I was in Upper Pines in August and the last night we were there, we were settling in - I asked my wife to take the trash out of the bear box so I could bring it to the disposal unit - I was going to go right after she and my daughter got back from the bathroom since she had the only headlamp - She was against it because she didn't want to attract any bears - We never see any bears when we are in Yosemite, always hear them (or the rangers chasing them at night) but never see them - My wife reluctantly takes the trash out and puts it at my feet (Big Mistake)

So here I am in front of the fire that was down to embers now, pretty dark, trash directly in front of me when I notice movement in my peripheral vision - This bear had stealthily come up and was less than 3 feet away from me, I didn't even hear it and of course it was eyeing my trash - I must have jumped 50 feet - I think the bear was more startled than me and split - I was completely flustered and just started yelling "Bear" "Bear" - Within seconds, rangers were there and they started chasing it out - 5 minutes later the Ghost Busters arrived with their various accoutrements - In the meantime, my wife comes back and gives me the headlamp so I can take the trash to the disposal unit - I find out this bear was 135 lb female that has been pretty aggressive, coming right up to campsites while campers are there

My wife was pretty upset since we are always so good about locking down the trash and the one time it was not in the bear box - we have an incident - I really thought that since the trash was right in front of me, it wouldn't happen but I was wrong - The good news is that the bear didn't get to the trash so no harm no foul - But for the next 30 minutes, my wife ragged on me for letting me talk her into having the trash out in front of me instead of keeping it in the box until she got back - Finally, I told her if she didn't stop, I wouldn't walk with her to the bathroom at night - I never heard another word - Of Course she was right and justified to be upset with me - From now on, I'll be leaving the trash in the box until I get the headlamp back - You really can't be too careful.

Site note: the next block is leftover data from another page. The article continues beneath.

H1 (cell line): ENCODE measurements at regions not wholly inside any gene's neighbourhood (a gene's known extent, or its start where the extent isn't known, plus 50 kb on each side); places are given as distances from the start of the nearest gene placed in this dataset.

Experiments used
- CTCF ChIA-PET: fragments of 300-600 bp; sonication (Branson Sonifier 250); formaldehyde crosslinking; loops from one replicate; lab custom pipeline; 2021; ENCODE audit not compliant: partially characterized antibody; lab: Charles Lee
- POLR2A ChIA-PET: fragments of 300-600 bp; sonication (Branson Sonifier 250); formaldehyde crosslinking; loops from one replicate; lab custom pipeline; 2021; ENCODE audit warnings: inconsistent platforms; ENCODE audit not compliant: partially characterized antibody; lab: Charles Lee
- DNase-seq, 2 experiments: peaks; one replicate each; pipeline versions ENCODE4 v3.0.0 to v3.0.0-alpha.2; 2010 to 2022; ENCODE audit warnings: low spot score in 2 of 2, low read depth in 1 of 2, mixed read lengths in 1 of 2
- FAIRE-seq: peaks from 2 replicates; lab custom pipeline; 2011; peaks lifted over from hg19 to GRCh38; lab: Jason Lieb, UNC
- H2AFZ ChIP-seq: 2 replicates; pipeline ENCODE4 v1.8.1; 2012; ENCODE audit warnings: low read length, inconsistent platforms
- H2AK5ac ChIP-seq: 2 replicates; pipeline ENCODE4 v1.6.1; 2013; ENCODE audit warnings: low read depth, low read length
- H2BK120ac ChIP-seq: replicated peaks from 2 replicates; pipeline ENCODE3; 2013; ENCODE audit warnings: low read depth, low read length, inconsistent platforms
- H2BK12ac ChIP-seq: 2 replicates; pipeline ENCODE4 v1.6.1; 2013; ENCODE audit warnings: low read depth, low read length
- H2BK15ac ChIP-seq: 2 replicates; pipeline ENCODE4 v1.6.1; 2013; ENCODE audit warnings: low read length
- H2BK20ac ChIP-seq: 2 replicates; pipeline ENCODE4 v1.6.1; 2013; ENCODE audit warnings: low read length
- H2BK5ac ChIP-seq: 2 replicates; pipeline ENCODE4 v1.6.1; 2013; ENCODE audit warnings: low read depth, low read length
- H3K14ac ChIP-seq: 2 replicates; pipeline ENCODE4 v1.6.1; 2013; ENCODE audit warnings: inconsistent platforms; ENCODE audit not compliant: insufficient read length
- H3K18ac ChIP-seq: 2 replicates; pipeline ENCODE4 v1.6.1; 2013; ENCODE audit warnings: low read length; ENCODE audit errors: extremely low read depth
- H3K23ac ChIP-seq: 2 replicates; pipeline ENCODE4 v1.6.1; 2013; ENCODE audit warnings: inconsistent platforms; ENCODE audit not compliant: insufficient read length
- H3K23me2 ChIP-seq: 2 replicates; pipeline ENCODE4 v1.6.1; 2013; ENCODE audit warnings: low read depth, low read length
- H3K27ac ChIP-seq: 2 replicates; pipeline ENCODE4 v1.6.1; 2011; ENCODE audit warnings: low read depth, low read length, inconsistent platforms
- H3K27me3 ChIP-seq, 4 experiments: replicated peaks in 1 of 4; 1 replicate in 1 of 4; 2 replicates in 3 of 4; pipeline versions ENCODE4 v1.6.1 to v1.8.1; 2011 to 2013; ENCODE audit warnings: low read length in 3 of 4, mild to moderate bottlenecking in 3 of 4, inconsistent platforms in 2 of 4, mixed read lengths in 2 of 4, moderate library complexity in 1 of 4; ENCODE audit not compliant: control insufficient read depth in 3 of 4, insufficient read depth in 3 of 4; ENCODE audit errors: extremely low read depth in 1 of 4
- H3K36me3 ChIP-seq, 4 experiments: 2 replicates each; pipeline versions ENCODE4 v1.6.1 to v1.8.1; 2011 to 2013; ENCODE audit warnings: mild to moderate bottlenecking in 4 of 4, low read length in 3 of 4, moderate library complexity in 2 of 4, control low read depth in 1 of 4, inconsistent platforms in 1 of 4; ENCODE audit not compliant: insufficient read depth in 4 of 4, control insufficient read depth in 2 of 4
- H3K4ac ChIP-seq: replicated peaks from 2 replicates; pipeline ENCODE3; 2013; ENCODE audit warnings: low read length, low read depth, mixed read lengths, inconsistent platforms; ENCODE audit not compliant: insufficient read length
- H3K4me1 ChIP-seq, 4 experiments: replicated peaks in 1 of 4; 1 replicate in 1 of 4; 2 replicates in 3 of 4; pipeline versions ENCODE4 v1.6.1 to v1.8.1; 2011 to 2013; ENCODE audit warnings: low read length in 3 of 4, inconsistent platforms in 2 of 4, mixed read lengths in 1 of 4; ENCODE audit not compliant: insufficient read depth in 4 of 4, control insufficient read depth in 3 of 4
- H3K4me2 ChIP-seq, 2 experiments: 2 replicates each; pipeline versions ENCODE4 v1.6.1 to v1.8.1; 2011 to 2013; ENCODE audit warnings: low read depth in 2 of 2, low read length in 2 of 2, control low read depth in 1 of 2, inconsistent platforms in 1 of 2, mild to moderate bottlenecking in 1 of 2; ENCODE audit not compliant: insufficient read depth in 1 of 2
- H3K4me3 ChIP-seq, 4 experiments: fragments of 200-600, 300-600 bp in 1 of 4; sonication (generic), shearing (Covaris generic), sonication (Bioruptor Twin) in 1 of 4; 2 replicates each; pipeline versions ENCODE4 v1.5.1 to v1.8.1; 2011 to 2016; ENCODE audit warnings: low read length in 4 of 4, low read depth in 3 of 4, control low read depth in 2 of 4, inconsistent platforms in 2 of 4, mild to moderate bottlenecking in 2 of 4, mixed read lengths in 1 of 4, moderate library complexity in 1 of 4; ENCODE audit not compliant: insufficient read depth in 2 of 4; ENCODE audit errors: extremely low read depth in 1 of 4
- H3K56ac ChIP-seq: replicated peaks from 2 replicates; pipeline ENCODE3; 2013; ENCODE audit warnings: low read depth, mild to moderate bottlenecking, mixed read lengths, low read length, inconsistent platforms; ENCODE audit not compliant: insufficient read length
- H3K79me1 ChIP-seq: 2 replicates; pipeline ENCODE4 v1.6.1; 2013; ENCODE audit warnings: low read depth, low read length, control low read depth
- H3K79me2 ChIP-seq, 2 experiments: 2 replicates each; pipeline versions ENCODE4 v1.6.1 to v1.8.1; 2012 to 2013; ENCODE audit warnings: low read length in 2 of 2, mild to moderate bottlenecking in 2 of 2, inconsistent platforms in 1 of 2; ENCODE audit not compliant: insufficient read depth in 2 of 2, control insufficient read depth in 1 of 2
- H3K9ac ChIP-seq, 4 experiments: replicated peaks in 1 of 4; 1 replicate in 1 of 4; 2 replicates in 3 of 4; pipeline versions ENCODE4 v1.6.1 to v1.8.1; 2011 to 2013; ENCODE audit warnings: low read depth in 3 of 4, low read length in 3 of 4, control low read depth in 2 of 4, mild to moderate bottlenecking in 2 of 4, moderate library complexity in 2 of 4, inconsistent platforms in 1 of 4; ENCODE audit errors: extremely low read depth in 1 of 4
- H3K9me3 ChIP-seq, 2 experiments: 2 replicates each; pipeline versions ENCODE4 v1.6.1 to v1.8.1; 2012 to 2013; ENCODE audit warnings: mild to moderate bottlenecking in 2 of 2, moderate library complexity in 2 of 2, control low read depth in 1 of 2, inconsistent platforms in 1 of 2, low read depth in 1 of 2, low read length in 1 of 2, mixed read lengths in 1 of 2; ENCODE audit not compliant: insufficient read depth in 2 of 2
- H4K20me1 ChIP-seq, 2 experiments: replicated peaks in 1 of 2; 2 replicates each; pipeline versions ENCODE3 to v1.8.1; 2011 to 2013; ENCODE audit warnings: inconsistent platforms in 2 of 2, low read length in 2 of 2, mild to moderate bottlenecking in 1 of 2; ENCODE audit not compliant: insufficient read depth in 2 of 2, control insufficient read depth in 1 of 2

Edited 1 time(s). Last edit at 09/25/2012 09:08AM by SoCalCPA.
avatar Re: Bear Activity
September 25, 2012 11:24AM
Quote
SoCalCPA

I was going to go right after she and my daughter got back from the bathroom since she had the only headlamp

Actually, I think the moral of the story is that you should purchase a second headlamp. wink

.
avatar Re: Bear Activity
September 28, 2012 12:06PM
I'm beginning to understand how bears are being hit by cars. I had my second bear encounter while driving, this time on Tioga Road in the late afternoon on Wednesday. I was driving exactly the speed limit and a bear just ran across the road just like the first time a couple years ago. I had no problem avoiding it. A cub followed a few seconds later and I saw it appear out of the brush along side my car. I did not slow down further as that would have risked having the cub run into the side of my car. Both bears got safely across the road. Bears may be extremely smart when it comes to knowing where humans store their food but they are extremely stupid when it comes to cars. They're simply oblivious to vehicles. Their behavior seems to be to dart out from the cover of brush into the road at running speed with no awareness of vehicles at all. Scanning the roadside is of no help when the bears run out from the cover of brush. I doubt that there's any speed short of 5 mph that guarantees you can avoid a collision with running bears that appear out of nowhere. It appears to be a matter of bad timing as opposed to any particular speed.